As we know, people have an attention span of fewer than nine seconds, or less than a goldfish.
As a result, images are more important than ever, especially on social media.
Social media is a crowded space, and using images is a great way to grab attention.
Everyone’s a journalist
Our smartphones are not only responsible in creating millions(possibly billions) of unaccredited photographers and reporters but have also dramatically changed the media landscape.
We no longer require computers with a bigger RAM or more expensive software as all the editing can be done in simply seconds if not minutes before releasing for the world to see.
After all ‘good things come in small packages’.
People feed on gossip. Therefore, the more intriguing the image is, the further you get as a ‘reporter’.
Thanks to social media, we report what we eat, where we spend our hours at and it has become to go-to place to vent out emotions.
Thanks to social media’s amplified reach, having a strong gathering of followers proves to be a great feat than print media in these current times.
Within overnight, you’re a popular figure- whether it’s for something positive or negative.
Having a so called ‘influencer’ status is definitely addictive especially if more of your posts are liked, shared or reposted by those outside of your friends circle.
A picture is worth a thousand words
Social media content play such an important role in driving strong, compelling messages.
These messages can help shape a person or the future of the country.
Malaysians witnessed this with the recent development in GE14 where it was apparent that social media played its role in swaying the votes.
We as users therefore must understand the power of social media and use it in a right manner. You may never know.
You could be a blog post away from becoming a guest on a talk show or even possibly bringing down the government.
Hence the emphasis to play our roles right in managing such social media power instead of unleashing it senselessly.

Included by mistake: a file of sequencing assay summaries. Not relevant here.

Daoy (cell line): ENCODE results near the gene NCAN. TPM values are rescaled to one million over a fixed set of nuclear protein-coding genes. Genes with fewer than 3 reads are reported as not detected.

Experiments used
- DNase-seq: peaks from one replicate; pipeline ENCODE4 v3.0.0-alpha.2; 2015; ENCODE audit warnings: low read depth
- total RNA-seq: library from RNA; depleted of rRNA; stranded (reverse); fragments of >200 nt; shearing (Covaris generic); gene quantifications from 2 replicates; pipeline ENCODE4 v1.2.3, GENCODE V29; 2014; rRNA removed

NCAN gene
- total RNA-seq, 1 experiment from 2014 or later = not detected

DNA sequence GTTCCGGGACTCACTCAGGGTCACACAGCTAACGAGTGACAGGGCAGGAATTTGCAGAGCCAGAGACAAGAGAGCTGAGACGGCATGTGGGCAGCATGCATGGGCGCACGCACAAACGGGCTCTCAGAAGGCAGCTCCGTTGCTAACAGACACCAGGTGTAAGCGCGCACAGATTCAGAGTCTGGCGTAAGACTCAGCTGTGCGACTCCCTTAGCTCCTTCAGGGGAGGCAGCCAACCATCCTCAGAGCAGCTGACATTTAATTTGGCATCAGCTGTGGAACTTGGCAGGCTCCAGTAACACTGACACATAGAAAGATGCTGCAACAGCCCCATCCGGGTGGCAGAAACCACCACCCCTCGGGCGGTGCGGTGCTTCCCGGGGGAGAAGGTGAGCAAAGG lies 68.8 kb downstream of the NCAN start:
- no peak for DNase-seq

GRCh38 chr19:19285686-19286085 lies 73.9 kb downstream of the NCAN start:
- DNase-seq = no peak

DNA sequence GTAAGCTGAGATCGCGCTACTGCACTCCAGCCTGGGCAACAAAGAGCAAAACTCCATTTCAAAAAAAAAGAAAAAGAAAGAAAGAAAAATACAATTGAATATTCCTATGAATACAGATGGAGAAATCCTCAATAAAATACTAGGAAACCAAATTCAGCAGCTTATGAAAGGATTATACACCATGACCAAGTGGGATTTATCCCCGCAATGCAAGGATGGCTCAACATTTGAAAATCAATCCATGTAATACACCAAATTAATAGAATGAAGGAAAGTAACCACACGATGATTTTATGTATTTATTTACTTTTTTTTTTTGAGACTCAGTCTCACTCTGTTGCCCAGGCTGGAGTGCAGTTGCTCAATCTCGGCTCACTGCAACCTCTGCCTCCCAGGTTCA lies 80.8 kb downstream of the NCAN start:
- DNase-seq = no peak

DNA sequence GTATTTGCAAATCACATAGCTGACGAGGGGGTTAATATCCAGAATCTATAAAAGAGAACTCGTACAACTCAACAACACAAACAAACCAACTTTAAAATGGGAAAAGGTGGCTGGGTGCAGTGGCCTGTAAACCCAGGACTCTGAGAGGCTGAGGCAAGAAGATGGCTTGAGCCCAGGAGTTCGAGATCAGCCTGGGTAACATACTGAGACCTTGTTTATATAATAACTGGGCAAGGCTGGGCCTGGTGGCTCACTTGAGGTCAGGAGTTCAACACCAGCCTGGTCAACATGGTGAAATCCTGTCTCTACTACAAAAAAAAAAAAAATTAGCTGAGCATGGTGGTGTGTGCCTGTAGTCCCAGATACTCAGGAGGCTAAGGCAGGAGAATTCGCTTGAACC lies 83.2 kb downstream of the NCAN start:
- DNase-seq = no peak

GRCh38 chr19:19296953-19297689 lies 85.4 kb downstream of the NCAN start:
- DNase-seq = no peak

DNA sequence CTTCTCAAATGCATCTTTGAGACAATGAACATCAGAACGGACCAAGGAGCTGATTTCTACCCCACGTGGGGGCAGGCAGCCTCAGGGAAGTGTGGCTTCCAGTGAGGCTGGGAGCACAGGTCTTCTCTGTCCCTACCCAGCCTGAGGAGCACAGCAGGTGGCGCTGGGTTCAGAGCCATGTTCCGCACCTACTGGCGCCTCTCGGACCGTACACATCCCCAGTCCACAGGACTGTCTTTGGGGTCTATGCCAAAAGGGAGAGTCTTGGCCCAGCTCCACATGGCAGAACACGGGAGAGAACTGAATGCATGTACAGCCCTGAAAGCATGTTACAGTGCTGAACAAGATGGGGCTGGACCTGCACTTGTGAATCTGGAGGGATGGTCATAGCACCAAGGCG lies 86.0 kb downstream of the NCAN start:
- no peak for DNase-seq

Perception takes the throne
Times have truly changed. We do not have to take the effort to read the newspaper as nowadays, a juicy piece of news will simply snake its way into our WhatsApp or other social media feeds.
We take a passive approach towards this and allow our social circle to filter what seems newsworthy.
After all thanks to social media, the world is at our fingertips.
When we find a piece of news that is newsworthy, what’s the first thing that we do? We share it. Not to forget, adding our own personal comments towards it.
These comments thrive on social media allowing people to show their true colours and express their honest opinions, albeit it hurting each other.
It may not be a physical fight, but we personally have scrolled through the comments and seen comments clearly at verbal war with each other. It’s truly an ugly side of humanity.
When GE14 ended, we witnessed a wave of memes, some demeaning. All to take advantage of the vulnerable.
Malicious content were traded on social media and the crowd were transfixed by it.
Irrespective of whether it was the truth or simple made up. We were high that change was possible and by wanting everything to be transparent, we took it upon us to share content.
Each one had a different perception towards content shared towards them. We were fixated by the news on our smart devices.
It then gave a reason for people to partake in the comments/topic that was already buzzing and most importantly for them not to feel left out.
At the end of the day, it is no doubt that social media can be used for any number of good causes.
However, it is up to the user to wield the power of social media – after all at some point you will invariably come across a headline or GIF that demands sharing.
You don’t even think about what happens next: you react and share the item with your followers and friends.
After all, we “Like” and share content without considering the potential harm we’re helping to spread. Think twice before you share.
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